You can stop believing bluegrass is the music of a bygone era right now.
The genre may have deep Americana roots, yet thanks to several up-and-coming acts, it’s not stuck in its early 20th-century beginnings. Classics by the likes of Bill Monroe and Earl Scruggs tell stories with far less glamour than most modern standards; nevertheless, bluegrass may be just as much alive now as it was when its founding fathers plucked and riffed their way to notoriety. The modern scene is also a lot younger than people may think, with bands like the Boston-based Pretty Saro spearheading the moment.
Named after an 18th-century traditional folk ballad, Pretty Saro is made up of four Berklee College of Music students—mandolinist Maxfield Anderson, bassist Joe Everett, guitarist Alex Formento, and fiddler Devon Gardner—aiming to usher the original musical elements of bluegrass into a newer light. Much of the inspiration for their sound comes from more contemporary artists in the scene including the Punch Brothers, Crooked Still, and the fellow Berklee band Lonely Heartstring.
“Why would you try to be a better version of Bill Monroe?” Anderson says. “Bill Monroe is always going to be the best version of Bill Monroe. … I think it’s our job, especially as younger artists, to be able to take that traditional music, find the things that we like out of it, and to put it into a more modern context. We’re not going to be writing songs about how hard our life is and working on the fields because none of us has had to live that hard-physical life, but the issues we are dealing with are 21st-century issues.”
Their fresh perspective fits, as the band’s oldest members are just 23, and formed out of Berklee’s Bluegrass Ensemble, to which the members give considerable credit for their success. Without Berklee, they agree, Pretty Saro wouldn’t have come to be.
As for a more specific origin story, theirs entails a lot of picking up and swapping members, a classic trope in the budding band narrative. Members Alex, Devon, and Max took up interest in bluegrass in the ensemble class which, much to their chagrin, has since folded due to low enrollment. In its wake, it wasn’t long before fellow former classmates reached out to each other and began playing bluegrass in their free time.
As the band became more than simply a recess endeavor, one member left, but Pretty Saro still continued to grow. Bassist Joe Everett entered the picture, and following a summer playing at the Cedar Point Amusement Park with Max, stepped in to a full-time role after a previous player fell victim to an increased course load.
“I thought the first rehearsal I was auditioning, but then we started talking about when we would rehearse again and I thought, ‘All right, I guess I’m in!’” Everett recalls.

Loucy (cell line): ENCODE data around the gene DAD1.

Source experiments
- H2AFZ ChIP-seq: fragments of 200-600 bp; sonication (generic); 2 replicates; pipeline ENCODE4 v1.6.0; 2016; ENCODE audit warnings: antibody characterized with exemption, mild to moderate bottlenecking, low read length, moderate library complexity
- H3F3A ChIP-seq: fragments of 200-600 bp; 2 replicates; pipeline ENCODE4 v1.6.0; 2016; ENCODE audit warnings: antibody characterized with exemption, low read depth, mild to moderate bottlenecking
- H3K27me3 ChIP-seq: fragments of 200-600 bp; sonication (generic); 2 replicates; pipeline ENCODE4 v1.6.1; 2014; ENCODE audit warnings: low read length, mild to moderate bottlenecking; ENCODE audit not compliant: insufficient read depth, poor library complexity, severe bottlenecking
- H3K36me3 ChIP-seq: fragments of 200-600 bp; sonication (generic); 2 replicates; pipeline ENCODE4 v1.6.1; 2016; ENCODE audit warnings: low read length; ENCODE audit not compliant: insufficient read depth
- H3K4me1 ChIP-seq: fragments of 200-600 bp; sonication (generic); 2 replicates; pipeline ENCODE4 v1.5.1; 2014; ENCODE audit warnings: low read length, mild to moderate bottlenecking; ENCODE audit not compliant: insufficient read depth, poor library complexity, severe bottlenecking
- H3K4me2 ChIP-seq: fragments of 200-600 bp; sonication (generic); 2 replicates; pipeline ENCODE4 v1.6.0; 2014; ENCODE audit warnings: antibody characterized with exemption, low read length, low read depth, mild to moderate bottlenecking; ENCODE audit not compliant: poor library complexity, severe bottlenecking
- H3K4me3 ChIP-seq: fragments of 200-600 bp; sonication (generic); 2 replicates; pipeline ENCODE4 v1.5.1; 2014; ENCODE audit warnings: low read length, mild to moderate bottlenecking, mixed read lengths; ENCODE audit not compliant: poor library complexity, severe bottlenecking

Since cementing their key players, Pretty Saro has managed to not just infiltrate the bluegrass scene in Boston, but have also built a base throughout New England. While playing breweries, small venues, and festivals throughout the Northeast, the band found a clear sense of community within the roots music universe.
“We have played shows with great reception in Connecticut, Maine, and Vermont, and none of us are even from New England,” Everett says. “I feel like the community of roots people wants you to succeed. They know if you’re good and you put the work into it. They’ll come out and see you and they’ll buy your CD.”
Over the next few weeks, Pretty Saro will be promoting their new album, Racing Back to You. The project, which follows the theme of “staying vs leaving,” reflects the band’s goal of transferring the traditional genre into a context that is relatable to the modern listener.
Anderson, who wrote seven of the songs on the album, explained that the inspiration for the concept stemmed from the second song on the album, “Hindsight.” After a former coworker discussed how a move from Colorado to Boston had a negative impact on his music, a direct quote from the conversation stuck with him.
“He said, ‘Ever since I left my guitar in Colorado I haven’t been able to play,’ and I thought, ‘Hey, you just wrote a country song!’” Anderson says. “So as I was writing ‘Hindsight,’ this character emerged that was kind of torn between deciding to stay and their desire to just go back. And the song doesn’t talk about whether it’s a specific person. I guess you could see it as a love song, but you could also be talking about a place.”
As he and the rest of the band continued to write the album’s other tracks, they found that each song traced its overarching theme back to this character from “Hindsight,” and thus a cohesive album with a fresh universal perspective was born.
As for the next step for Pretty Saro, for now the members say that they will stay in and around Boston, but plan on doing a lot of touring and expanding their following into the smaller communities that they have already discovered.
“It’s nice to see the same people,” Formento says. “Sometimes you don’t get a bunch of fans at once, you’ve got to take it little by little and play a bunch of shows in small towns.”
“Eventually,” Anderson added, “down the road, we’ll book a show in a theater in Portland or something, hopefully. Then we can have all the small communities that are around that come together.”
Pretty Saro will play as part of Berklee Summer in the City series on 8.1 at the Street in Chestnut Hill from 6-7:30 pm. They also hold a residency at the Bebop on Boylston Street, where they play a bluegrass jam session the first two Wednesdays of every month. More info at prettysaro.com.